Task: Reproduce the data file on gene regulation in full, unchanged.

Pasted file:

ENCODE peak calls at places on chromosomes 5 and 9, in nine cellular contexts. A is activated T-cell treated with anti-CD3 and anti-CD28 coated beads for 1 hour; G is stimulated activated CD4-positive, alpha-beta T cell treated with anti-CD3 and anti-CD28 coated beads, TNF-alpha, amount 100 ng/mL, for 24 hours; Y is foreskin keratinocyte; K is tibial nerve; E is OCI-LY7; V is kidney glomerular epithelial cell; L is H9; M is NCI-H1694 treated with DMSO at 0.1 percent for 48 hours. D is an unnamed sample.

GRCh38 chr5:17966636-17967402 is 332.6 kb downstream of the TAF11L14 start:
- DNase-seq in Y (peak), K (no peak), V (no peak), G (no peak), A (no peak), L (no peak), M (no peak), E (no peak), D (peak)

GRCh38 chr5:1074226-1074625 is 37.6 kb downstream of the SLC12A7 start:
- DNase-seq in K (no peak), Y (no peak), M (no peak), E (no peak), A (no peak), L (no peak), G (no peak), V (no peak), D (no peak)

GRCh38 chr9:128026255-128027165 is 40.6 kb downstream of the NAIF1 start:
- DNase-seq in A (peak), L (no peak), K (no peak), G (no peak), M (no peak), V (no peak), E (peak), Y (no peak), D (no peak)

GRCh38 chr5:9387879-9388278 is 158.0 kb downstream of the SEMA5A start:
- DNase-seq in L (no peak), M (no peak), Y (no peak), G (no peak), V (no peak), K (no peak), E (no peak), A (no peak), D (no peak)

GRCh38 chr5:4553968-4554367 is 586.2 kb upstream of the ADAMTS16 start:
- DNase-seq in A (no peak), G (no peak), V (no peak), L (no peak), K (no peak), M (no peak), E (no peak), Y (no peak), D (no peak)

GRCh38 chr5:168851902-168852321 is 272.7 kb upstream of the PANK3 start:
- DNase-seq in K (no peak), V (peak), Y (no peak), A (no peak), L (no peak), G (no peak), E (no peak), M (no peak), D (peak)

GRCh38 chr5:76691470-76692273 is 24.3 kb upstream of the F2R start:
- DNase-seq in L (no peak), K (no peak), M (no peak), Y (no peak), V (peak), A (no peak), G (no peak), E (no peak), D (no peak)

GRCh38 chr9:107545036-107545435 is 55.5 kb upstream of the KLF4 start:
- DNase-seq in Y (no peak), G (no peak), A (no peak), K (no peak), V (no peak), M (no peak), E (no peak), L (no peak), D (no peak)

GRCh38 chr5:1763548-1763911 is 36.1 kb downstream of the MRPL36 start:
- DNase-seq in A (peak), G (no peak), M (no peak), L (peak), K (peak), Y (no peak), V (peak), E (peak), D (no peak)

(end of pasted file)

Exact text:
ENCODE peak calls at places on chromosomes 5 and 9, in nine cellular contexts. A is activated T-cell treated with anti-CD3 and anti-CD28 coated beads for 1 hour; G is stimulated activated CD4-positive, alpha-beta T cell treated with anti-CD3 and anti-CD28 coated beads, TNF-alpha, amount 100 ng/mL, for 24 hours; Y is foreskin keratinocyte; K is tibial nerve; E is OCI-LY7; V is kidney glomerular epithelial cell; L is H9; M is NCI-H1694 treated with DMSO at 0.1 percent for 48 hours. D is an unnamed sample.

GRCh38 chr5:17966636-17967402 is 332.6 kb downstream of the TAF11L14 start:
- DNase-seq in Y (peak), K (no peak), V (no peak), G (no peak), A (no peak), L (no peak), M (no peak), E (no peak), D (peak)

GRCh38 chr5:1074226-1074625 is 37.6 kb downstream of the SLC12A7 start:
- DNase-seq in K (no peak), Y (no peak), M (no peak), E (no peak), A (no peak), L (no peak), G (no peak), V (no peak), D (no peak)

GRCh38 chr9:128026255-128027165 is 40.6 kb downstream of the NAIF1 start:
- DNase-seq in A (peak), L (no peak), K (no peak), G (no peak), M (no peak), V (no peak), E (peak), Y (no peak), D (no peak)

GRCh38 chr5:9387879-9388278 is 158.0 kb downstream of the SEMA5A start:
- DNase-seq in L (no peak), M (no peak), Y (no peak), G (no peak), V (no peak), K (no peak), E (no peak), A (no peak), D (no peak)

GRCh38 chr5:4553968-4554367 is 586.2 kb upstream of the ADAMTS16 start:
- DNase-seq in A (no peak), G (no peak), V (no peak), L (no peak), K (no peak), M (no peak), E (no peak), Y (no peak), D (no peak)

GRCh38 chr5:168851902-168852321 is 272.7 kb upstream of the PANK3 start:
- DNase-seq in K (no peak), V (peak), Y (no peak), A (no peak), L (no peak), G (no peak), E (no peak), M (no peak), D (peak)

GRCh38 chr5:76691470-76692273 is 24.3 kb upstream of the F2R start:
- DNase-seq in L (no peak), K (no peak), M (no peak), Y (no peak), V (peak), A (no peak), G (no peak), E (no peak), D (no peak)

GRCh38 chr9:107545036-107545435 is 55.5 kb upstream of the KLF4 start:
- DNase-seq in Y (no peak), G (no peak), A (no peak), K (no peak), V (no peak), M (no peak), E (no peak), L (no peak), D (no peak)

GRCh38 chr5:1763548-1763911 is 36.1 kb downstream of the MRPL36 start:
- DNase-seq in A (peak), G (no peak), M (no peak), L (peak), K (peak), Y (no peak), V (peak), E (peak), D (no peak)